Power producers must curb the tainted water they discharge into waterways under a proposal the U.S. Environmental Protection Agency issued today, the latest in a series of rules aimed at utilities that burn coal.
The EPA proposed four options for regulating the toxic-waste disposal from power plants, which are the top source of pollutants in streams, rivers and other waters. The final rules would have the most impact on coal-fired plants, which are the primary source of the pollutants, and would be phased in beginning in 2017.
“Reducing the pollution of our waters through effective but flexible controls such as we are proposing today is a win-win for our public health and our economic vitality,” Bob Perciasepe, the EPA acting administrator, said in a statement.
The Sierra Club, which sued the EPA to issue these rules, urged the agency to adopt the strongest of the four proposals and said the announcement is an important step forward.
“When finalized in their strongest form, the Environmental Protection Agency’s commonsense and affordable standards will save lives, prevent children from getting sick, and ensure our water is safe to drink and our fish safe to eat,” Michael Brune, the group’s executive director, said in a statement.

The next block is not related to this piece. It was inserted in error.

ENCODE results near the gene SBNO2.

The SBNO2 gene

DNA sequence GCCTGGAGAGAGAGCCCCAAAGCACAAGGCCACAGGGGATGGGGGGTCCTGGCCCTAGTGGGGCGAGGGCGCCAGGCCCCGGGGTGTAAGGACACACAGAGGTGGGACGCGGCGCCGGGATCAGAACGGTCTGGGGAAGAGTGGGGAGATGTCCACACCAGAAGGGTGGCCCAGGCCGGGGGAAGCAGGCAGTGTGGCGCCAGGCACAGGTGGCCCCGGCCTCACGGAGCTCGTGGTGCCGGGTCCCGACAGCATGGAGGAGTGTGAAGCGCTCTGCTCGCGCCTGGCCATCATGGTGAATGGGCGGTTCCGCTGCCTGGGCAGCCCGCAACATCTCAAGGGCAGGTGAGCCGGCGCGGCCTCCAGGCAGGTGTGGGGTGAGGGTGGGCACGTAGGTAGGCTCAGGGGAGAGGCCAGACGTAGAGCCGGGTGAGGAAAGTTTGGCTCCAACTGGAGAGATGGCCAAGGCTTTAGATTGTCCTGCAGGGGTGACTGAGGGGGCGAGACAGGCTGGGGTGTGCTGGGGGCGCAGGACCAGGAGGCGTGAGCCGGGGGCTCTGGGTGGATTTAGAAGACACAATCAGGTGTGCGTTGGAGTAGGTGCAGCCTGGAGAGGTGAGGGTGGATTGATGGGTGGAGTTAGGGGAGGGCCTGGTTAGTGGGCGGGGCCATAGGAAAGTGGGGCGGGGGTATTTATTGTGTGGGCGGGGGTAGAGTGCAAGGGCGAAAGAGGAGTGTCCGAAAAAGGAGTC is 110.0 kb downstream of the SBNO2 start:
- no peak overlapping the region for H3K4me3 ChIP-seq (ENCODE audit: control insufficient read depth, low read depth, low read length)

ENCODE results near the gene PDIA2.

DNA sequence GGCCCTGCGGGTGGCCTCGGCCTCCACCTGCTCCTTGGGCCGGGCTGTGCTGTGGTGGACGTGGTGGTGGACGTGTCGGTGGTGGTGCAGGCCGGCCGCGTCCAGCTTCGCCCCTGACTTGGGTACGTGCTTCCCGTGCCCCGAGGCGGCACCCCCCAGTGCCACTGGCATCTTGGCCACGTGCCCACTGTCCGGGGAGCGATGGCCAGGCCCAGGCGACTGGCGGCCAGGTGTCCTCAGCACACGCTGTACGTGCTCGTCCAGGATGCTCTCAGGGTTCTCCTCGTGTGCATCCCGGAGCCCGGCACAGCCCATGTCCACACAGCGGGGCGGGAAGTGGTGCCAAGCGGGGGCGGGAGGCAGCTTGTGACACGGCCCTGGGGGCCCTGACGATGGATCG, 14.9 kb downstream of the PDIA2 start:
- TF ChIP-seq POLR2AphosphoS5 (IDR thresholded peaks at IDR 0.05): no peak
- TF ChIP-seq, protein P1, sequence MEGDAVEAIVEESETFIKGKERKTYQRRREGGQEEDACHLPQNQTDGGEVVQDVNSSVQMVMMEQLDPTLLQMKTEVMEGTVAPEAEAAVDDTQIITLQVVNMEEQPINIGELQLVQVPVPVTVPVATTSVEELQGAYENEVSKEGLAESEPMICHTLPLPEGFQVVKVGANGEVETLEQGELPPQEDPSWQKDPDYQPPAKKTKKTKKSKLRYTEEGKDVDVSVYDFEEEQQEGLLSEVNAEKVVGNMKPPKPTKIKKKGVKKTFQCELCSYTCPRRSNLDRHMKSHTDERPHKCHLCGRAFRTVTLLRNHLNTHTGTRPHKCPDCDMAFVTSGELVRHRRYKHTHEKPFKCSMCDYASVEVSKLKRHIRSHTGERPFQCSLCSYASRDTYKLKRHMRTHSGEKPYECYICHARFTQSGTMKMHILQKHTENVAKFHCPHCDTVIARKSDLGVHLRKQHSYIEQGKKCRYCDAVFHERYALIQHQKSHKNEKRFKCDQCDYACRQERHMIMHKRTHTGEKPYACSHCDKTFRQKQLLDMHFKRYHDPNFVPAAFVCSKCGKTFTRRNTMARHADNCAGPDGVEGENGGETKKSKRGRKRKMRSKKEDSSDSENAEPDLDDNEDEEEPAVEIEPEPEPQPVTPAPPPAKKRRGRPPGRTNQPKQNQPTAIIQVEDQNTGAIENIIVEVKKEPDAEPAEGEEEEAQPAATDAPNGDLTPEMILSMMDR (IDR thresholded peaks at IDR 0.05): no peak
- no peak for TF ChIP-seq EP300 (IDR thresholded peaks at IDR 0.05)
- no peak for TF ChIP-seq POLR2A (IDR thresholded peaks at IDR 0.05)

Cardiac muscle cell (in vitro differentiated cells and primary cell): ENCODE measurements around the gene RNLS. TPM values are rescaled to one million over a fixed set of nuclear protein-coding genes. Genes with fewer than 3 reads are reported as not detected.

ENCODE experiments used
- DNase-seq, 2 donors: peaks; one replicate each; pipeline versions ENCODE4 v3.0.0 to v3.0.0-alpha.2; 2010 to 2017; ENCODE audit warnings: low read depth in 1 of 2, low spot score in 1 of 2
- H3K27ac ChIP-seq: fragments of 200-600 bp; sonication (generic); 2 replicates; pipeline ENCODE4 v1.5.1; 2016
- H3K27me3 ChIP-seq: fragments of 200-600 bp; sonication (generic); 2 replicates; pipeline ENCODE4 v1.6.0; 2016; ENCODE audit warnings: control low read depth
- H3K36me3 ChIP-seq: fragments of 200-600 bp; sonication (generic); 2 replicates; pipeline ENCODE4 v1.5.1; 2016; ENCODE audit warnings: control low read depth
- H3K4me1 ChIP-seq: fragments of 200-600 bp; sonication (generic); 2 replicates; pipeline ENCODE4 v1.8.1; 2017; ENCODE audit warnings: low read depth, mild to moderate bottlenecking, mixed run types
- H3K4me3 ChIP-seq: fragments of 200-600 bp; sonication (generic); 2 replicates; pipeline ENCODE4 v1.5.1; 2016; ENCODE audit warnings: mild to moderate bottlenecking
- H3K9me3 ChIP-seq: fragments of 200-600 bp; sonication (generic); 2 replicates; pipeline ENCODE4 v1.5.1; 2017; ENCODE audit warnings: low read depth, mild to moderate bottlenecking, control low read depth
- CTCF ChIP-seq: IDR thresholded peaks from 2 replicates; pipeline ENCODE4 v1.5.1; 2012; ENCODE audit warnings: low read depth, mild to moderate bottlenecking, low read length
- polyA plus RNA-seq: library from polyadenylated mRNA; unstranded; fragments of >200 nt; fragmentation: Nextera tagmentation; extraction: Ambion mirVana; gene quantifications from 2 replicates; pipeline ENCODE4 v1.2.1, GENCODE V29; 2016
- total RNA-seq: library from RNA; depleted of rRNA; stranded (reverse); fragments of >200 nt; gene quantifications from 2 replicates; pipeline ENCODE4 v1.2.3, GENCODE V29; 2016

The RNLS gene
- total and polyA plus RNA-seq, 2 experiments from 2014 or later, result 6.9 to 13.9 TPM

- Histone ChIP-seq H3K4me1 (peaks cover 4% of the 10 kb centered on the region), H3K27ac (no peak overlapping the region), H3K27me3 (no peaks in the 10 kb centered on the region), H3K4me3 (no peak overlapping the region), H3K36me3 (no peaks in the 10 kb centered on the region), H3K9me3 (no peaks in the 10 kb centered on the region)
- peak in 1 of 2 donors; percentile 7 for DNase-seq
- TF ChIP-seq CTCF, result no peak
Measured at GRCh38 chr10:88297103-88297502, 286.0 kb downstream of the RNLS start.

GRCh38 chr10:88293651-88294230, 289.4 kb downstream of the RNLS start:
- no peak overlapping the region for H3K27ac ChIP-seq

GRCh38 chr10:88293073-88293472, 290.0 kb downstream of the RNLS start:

EPA estimates that the regulations would reduce pollutant discharges by 470 million to 2.62 billion pounds annually and reduce the utilities’ water use by 50 billion to 103 billion gallons per year.
The new regulations on water discharges will add to EPA measures on coal-fired generators issued since President Barack Obama took office in 2009. The administration’s most-expensive rule would cut mercury and other toxic air emissions from such plants. The measure proposed today would prevent similar minerals, arsenic and mercury, in water releases from the plants.
Depending on how the final rules are drafted, which is scheduled to come next year, they could require millions of dollars in spending to upgrade individual plants, company lobbyists said in a document provided at a meeting with White House officials last month and posted on the website of the Office of Management and Budget.
Coal is under mounting pressure from cheap natural gas, tougher federal pollution standards and state-level energy efficiency requirements. The Sierra Club’s coal campaign in early March said more than 142 plants has been closed. American Electric Power Co. in February said it would shut three plants.